NS Leverages Partnerships to Produce Face Shields for Hospitals

Collaboration will produce up to 5,000 face shields per day through injection molding that can be mass produced for a fraction of the price

Health systems across the globe are reporting a critical shortage of protective gear for medical workers, including face shields and N-95 masks. Innovation leader Nottingham Spirk has partnered with researchers at Penn State Behrend, the Case Western Reserve University’s Sears think[box] innovation team and local manufacturing companies to create and produce a face shield that will be mass produced for medical professionals who are treating patients with COVID-19. With the capacity to produce approximately 5,000 face shields each day, the team is expected to produce nearly 240,000 shields.

Bill Rabbitt, Engineering Project Manager at Nottingham Spirk“With the increased exposure risk of COVID-19 and the decreasing availability of protective gear for hospital workers, we knew there was a critical need for protective wear that could be quickly assembled and mass-produced,” said Bill Rabbitt, engineer at Nottingham Spirk (pictured at left). “Given our successful history in product design and innovation, as well as our close partnership with Case Western and tenured work with local manufacturers, we were able to assemble a team that could make this a reality in less than a week.”

The goal was to adapt a 3D printer model to injection molding in order to scale up production of protective shields quickly. By eliminating any additional unneeded parts that would slow down production and creating an open-source design, the team quickly created a modified plastic face shield with a polypropylene frame and a rubber strap during rapid prototyping conducted at Sears think[box].

The new design creates a shield that is thinner, with components that can be cut on a rolling die machine, reducing the cutting time from 30 seconds to less than one second. The switch to a polypropylene frame creates even more efficiency as the original design was configured for a 3D printer with a minimum build time of three hours per frame. Injection molding takes less than 40 seconds.

“At this time, there is a great need to speed up the manufacturing process,” said Jason Williams, assistant teaching professor of engineering at Penn State Behrend. “Our hospital and healthcare workers desperately need these protective materials now.”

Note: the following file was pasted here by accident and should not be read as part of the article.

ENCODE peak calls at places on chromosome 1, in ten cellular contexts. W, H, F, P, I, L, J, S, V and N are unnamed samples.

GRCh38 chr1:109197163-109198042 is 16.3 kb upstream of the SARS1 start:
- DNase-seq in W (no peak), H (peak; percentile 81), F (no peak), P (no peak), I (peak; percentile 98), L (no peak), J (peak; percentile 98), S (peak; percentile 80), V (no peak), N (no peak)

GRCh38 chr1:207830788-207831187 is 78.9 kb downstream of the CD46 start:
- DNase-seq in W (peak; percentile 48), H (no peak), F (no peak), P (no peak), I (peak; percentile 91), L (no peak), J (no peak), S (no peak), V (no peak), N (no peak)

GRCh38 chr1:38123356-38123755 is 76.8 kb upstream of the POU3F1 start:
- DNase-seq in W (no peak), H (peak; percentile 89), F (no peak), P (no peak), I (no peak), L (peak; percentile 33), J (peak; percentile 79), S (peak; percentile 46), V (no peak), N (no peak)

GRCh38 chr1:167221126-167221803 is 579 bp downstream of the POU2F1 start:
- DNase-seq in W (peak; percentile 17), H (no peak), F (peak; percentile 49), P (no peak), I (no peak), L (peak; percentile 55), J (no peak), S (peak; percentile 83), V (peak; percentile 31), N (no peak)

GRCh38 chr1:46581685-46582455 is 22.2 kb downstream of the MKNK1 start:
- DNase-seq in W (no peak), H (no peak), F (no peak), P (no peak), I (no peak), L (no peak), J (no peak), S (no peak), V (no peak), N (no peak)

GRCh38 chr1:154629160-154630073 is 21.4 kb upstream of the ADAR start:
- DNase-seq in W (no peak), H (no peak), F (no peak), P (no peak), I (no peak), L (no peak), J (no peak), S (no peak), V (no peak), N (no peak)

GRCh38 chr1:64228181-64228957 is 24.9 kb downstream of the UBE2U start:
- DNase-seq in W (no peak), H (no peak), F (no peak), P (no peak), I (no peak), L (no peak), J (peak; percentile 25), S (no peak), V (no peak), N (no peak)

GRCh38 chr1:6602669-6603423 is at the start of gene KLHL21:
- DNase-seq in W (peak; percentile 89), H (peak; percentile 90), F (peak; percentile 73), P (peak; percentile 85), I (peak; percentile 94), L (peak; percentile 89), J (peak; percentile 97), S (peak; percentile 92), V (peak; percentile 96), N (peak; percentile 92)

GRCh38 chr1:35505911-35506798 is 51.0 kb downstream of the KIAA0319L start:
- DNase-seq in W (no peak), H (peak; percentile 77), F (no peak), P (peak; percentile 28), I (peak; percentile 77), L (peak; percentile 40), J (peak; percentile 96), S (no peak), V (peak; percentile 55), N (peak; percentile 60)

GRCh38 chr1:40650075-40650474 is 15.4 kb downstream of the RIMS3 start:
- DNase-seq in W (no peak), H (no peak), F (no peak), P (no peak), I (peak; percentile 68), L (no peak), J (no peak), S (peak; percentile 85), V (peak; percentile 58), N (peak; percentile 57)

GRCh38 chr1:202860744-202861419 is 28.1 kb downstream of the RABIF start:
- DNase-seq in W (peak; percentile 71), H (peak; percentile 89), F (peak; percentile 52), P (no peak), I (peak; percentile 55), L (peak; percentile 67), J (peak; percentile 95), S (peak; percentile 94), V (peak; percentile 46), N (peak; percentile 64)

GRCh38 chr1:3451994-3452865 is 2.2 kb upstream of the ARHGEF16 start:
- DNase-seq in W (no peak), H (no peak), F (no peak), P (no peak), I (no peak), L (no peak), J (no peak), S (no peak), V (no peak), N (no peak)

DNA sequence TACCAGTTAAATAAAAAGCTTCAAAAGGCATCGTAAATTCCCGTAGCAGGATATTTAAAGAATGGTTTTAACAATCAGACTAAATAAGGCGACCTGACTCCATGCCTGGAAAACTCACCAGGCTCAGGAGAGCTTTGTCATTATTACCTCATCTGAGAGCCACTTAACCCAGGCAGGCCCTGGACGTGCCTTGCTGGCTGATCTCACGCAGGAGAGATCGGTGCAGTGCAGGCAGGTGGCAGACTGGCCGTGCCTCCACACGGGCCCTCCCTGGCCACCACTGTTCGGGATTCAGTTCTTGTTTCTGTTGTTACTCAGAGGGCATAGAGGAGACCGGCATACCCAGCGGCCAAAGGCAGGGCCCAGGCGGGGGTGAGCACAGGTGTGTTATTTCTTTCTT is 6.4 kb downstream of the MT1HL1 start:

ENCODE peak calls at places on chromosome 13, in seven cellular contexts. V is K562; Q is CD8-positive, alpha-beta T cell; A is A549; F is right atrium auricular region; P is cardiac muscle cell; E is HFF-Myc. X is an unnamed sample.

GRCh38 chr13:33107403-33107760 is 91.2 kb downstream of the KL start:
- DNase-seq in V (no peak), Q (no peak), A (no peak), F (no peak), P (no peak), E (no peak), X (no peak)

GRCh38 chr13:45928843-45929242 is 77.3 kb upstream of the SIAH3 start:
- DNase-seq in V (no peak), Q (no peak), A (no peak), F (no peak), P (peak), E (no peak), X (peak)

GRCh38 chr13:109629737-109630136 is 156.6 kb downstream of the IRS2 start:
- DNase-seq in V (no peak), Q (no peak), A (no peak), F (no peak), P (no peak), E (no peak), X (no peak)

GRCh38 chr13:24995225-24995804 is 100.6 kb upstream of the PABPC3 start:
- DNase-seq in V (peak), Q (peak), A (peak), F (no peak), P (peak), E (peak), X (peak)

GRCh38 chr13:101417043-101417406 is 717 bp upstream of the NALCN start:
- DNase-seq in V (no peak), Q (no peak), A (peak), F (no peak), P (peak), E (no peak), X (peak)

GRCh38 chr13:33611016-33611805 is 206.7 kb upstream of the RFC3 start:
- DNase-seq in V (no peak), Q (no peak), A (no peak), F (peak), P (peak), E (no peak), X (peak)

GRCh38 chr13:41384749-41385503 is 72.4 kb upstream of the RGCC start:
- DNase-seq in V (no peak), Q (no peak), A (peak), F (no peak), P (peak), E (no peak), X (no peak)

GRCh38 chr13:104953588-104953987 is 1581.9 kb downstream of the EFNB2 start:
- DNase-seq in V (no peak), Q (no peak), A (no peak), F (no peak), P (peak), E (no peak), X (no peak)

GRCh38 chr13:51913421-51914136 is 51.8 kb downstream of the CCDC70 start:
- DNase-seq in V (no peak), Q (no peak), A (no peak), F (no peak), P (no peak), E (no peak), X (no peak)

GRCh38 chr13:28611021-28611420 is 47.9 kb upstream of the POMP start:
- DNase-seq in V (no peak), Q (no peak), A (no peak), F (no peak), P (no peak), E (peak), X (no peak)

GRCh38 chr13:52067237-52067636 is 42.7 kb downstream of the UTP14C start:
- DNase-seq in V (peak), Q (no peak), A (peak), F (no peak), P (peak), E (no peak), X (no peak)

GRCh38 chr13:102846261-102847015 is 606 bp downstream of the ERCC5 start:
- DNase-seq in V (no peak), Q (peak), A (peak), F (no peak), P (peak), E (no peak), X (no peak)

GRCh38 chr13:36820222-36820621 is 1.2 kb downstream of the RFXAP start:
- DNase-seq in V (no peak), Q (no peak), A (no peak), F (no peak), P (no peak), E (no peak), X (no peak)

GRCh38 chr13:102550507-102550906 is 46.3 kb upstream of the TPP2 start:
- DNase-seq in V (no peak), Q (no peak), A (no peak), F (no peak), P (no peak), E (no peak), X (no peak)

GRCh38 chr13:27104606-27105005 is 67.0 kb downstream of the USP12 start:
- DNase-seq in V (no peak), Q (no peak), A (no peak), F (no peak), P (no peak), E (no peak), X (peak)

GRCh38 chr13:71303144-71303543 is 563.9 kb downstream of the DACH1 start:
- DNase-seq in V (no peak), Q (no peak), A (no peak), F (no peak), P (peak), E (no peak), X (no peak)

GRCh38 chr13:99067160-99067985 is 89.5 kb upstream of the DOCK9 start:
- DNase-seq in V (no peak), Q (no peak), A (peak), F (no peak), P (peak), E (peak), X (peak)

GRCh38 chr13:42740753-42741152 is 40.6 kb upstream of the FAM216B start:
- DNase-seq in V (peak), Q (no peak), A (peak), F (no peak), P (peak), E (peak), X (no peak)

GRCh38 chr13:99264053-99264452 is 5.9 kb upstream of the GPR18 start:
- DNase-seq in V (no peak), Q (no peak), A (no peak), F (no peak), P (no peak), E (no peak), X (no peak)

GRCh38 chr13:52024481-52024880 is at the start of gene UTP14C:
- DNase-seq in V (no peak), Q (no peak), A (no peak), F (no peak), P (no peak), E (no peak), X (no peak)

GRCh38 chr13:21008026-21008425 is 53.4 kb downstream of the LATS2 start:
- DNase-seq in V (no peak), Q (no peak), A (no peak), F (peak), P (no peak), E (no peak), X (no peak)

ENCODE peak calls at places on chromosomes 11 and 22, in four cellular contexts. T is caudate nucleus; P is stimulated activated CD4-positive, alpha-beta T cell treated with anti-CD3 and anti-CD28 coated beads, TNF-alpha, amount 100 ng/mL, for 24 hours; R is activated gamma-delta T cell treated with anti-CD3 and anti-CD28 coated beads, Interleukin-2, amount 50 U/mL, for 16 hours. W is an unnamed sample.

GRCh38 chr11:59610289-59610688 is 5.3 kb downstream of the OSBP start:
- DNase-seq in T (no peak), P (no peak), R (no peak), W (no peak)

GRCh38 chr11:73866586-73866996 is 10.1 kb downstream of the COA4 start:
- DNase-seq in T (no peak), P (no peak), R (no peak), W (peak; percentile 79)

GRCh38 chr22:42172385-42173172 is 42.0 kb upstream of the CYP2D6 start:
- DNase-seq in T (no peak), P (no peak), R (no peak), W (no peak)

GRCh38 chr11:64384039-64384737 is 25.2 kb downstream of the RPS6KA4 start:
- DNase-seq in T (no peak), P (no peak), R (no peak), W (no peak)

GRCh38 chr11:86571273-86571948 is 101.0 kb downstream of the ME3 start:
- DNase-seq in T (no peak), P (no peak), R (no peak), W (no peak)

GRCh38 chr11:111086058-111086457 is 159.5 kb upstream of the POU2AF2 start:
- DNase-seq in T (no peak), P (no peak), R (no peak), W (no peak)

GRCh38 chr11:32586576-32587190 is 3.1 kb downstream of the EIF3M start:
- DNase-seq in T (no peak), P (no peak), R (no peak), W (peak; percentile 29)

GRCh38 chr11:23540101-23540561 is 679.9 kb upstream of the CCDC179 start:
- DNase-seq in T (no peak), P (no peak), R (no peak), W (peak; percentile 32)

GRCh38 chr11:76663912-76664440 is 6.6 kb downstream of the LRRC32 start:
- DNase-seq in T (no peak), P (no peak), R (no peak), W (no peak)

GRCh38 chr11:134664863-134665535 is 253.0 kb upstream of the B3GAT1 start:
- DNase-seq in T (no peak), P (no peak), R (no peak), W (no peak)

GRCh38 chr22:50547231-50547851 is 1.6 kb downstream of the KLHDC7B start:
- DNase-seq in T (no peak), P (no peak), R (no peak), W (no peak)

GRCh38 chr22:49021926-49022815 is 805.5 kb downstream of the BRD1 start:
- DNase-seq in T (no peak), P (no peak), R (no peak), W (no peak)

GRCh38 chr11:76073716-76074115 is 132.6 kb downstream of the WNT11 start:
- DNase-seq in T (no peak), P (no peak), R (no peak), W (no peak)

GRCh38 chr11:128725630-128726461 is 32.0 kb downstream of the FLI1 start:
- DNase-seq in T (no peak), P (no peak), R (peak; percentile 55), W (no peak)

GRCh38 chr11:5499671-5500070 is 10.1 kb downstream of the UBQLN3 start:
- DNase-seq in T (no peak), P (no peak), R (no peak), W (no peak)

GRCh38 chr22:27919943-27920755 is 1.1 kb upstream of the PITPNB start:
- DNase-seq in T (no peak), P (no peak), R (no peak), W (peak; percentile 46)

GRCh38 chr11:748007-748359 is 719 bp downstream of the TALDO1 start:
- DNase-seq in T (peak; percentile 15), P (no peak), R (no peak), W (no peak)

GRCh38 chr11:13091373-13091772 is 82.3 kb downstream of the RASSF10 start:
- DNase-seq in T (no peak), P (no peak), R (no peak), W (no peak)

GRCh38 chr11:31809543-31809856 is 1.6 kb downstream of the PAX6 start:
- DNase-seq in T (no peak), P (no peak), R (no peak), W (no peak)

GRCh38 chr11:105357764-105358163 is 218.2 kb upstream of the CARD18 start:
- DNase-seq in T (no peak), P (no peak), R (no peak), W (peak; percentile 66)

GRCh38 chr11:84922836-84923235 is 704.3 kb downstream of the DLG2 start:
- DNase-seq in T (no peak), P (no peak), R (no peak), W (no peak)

Innovative Face Shield Design for Healthcare Workers

The polypropylene is also easier to clean and sanitize, making the shield safe to reuse. Headbands produced through traditional 3D printing can be sterilized only in a hydrogen peroxide vapor chamber, whereas the new design can be sterilized in a medical autoclave, which is standard equipment in most medical settings.

"Universities are being inundated with requests to 3D print face shields and other personal protective equipment (PPE), but those materials are difficult to sterilize,” said Ian Charnas, director of innovation and technology at Case Western Reserve University’s Sears think[box]. “3D printing is great for prototypes, but it is not a cure-all. By adapting the design into parts that are injection molded and die-cut from broadly sterilizable non-porous materials, we pave the way for high production volume and parts that meet hospital sterilization requirements."

The supply chain that will support this innovation includes two Ohio manufacturing and three Erie manufacturing companies, maintaining and utilizing tenured local relationships: Erie-based Port Erie Plastics will build the mold and mold the frames; Erie-based Munot Plastics will produce the shields; Erie-based Bliley Technologies will manage logistics and distribution to the Erie, Cleveland and State College communities; Akron-based R.C. Musson Rubber Company will make the rubber straps; and Cleveland-based Die Cut Products will supply additional clear shields.

In the spirit of collaboration, the team also worked with University Hospitals and MAGNET to ensure durability, sterilization and other refining details were in place before finalizing the mold.

A $6,700 grant from the Erie County Gaming Revenue Authority will accelerate the project which is set to begin production on April 9.

The new face shield can be viewed at www.WhiteLabelFaceShields.com. The face shield pattern is also available for download to the public at no charge for anyone looking to continue the open source innovation and manufacturing.


About: Nottingham Spirk is an established leader in disruptive innovation, partnering with companies to create thriving new business innovations that propel economic growth. Since 1972, the privately owned company has served as a beacon of innovation for organizations pursuing uncharted territory to accelerate growth and improve life experiences. Learn more about Nottingham Spirk's expertise with medical device design, as well as our innovation approach.

 

Topics: mechanical engineer, Manufacturing, medical device development, medical device innovation, medical product design, News, university partnership

Subscribe to blog